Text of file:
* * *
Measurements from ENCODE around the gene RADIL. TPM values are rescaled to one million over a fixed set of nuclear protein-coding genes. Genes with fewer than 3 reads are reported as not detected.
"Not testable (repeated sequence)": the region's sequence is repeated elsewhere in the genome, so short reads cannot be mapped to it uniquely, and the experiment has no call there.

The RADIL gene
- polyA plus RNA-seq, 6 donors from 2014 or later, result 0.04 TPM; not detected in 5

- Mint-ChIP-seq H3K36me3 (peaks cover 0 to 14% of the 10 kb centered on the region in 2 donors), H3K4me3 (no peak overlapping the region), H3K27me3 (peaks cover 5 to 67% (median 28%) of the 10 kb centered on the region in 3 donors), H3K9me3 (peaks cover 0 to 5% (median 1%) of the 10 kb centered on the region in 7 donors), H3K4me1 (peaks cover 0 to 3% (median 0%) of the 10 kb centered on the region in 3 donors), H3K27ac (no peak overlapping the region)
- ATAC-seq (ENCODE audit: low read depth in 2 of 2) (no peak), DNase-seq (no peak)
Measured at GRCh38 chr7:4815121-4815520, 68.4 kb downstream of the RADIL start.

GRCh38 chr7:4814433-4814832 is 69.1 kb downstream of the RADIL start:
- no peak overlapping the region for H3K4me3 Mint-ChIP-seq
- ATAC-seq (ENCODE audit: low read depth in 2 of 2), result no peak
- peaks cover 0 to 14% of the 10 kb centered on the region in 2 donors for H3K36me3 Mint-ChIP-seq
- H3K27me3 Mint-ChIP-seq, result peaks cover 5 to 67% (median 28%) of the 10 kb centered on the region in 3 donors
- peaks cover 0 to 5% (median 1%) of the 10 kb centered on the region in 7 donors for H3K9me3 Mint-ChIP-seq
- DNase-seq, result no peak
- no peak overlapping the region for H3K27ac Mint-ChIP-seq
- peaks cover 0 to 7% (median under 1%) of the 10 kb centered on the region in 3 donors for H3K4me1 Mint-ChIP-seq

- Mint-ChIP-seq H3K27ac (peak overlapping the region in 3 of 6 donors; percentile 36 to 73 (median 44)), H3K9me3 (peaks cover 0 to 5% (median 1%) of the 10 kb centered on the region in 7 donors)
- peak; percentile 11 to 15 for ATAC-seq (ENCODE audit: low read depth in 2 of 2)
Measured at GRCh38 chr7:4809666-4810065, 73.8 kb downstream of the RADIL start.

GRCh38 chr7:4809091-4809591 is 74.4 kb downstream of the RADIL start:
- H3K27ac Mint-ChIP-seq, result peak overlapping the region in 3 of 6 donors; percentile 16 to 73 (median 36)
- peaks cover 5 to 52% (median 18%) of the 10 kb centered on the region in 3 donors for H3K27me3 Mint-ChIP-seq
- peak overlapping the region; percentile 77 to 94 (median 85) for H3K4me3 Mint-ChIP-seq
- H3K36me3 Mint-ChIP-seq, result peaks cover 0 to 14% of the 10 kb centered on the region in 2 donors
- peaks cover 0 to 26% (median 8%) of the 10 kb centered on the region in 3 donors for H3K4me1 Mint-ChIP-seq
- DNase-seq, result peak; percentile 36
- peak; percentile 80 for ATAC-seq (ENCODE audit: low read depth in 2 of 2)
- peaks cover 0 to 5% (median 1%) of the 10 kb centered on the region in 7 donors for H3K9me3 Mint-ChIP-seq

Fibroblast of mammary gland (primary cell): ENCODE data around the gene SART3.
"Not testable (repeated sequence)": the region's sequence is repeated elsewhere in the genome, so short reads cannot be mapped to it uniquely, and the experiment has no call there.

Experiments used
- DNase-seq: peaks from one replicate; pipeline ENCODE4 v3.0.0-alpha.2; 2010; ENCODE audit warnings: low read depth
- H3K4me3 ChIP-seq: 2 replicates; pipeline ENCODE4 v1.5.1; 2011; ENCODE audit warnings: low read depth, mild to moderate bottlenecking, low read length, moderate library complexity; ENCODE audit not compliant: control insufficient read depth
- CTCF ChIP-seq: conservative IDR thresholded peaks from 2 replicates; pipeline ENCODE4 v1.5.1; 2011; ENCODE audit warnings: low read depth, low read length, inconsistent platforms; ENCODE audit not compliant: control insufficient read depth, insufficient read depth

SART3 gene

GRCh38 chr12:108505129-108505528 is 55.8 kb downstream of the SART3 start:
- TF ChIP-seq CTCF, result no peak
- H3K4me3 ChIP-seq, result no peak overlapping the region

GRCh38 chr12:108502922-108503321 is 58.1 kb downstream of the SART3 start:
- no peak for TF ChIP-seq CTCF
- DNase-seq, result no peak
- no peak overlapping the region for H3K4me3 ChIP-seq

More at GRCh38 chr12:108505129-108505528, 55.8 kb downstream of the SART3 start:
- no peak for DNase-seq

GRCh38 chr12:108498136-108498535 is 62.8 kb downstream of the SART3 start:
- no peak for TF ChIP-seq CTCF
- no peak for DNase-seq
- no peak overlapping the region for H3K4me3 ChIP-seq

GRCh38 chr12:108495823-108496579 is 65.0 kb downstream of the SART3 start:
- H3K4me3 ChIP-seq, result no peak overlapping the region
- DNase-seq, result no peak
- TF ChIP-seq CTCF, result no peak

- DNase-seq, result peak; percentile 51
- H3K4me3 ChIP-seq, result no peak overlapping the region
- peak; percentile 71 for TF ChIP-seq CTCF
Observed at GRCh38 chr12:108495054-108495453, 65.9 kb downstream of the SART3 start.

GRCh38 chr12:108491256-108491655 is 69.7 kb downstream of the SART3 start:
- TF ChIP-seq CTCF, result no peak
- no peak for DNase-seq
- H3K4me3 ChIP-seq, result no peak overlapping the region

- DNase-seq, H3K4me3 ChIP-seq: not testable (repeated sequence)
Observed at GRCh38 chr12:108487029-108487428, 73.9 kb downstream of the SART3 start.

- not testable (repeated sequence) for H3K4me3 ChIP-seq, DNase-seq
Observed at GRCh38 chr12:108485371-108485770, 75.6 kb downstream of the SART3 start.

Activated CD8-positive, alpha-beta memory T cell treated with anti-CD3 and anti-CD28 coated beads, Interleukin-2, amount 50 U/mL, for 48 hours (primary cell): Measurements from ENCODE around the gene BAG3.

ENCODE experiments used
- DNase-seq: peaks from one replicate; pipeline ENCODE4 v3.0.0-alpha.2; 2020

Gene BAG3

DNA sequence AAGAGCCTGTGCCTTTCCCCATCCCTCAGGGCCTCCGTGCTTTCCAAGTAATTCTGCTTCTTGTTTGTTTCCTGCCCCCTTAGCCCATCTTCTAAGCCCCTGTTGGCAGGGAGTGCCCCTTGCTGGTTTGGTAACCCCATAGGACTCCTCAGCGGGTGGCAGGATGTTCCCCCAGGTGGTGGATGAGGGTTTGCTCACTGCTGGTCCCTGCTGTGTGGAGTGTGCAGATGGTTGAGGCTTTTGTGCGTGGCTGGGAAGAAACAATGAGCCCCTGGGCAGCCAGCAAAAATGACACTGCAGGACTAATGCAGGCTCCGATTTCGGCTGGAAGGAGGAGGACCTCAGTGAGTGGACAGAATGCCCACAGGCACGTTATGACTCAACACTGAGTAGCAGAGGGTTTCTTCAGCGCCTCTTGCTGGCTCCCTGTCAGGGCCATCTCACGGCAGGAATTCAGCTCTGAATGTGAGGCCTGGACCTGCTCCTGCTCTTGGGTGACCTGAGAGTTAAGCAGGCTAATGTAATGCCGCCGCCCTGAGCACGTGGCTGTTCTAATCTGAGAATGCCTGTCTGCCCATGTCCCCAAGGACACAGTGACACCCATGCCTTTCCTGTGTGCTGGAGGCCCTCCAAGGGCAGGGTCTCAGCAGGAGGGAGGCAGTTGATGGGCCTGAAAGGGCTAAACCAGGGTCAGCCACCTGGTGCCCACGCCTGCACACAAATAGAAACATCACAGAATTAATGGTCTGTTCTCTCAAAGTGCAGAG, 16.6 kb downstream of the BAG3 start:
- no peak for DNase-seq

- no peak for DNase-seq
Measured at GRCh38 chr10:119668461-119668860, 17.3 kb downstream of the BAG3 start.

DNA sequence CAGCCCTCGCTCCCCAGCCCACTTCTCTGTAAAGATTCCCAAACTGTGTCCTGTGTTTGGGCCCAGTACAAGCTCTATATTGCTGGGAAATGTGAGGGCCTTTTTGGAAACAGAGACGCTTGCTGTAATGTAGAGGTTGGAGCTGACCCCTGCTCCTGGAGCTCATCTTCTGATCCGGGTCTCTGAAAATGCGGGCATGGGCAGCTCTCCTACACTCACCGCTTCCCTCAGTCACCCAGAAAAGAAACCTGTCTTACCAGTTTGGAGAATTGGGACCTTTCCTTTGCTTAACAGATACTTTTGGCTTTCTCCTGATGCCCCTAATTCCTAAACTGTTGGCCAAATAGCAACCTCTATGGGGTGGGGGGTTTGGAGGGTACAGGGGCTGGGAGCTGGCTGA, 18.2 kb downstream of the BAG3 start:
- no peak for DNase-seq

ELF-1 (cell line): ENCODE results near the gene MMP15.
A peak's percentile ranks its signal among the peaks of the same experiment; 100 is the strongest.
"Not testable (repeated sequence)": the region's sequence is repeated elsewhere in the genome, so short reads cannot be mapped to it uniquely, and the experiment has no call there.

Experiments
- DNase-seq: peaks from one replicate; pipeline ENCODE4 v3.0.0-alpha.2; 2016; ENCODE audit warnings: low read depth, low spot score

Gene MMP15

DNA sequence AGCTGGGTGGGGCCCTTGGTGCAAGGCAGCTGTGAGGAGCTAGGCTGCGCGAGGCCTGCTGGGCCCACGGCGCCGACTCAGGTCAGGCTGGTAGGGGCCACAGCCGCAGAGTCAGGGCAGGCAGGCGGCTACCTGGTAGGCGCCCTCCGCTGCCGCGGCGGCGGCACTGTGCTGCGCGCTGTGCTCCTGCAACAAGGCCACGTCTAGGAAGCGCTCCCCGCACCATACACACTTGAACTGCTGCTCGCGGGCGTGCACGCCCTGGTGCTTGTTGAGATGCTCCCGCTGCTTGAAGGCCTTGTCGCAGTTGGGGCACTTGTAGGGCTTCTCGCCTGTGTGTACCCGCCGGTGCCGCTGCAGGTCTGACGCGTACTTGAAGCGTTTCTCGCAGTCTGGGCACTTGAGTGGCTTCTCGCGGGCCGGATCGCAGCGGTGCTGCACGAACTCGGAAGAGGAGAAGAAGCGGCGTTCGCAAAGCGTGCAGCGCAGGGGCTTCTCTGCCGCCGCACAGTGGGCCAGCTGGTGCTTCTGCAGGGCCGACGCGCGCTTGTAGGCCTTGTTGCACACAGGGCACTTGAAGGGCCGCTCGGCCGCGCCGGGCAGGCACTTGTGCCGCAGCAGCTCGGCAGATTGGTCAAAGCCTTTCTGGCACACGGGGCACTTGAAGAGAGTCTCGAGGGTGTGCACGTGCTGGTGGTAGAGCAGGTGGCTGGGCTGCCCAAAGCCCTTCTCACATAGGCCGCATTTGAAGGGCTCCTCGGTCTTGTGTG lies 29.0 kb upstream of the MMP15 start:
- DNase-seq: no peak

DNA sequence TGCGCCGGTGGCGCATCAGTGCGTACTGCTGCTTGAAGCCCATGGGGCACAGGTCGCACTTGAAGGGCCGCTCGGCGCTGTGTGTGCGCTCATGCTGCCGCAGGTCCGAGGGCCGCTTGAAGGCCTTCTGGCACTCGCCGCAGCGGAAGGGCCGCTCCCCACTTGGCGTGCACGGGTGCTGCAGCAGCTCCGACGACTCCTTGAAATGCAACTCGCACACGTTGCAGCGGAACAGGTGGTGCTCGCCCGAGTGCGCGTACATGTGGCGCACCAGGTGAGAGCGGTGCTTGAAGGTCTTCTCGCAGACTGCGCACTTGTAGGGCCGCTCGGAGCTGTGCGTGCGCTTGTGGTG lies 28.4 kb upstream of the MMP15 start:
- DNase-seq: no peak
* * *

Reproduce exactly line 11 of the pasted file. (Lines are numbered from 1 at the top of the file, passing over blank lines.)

- peaks cover 0 to 14% of the 10 kb centered on the region in 2 donors for H3K36me3 Mint-ChIP-seq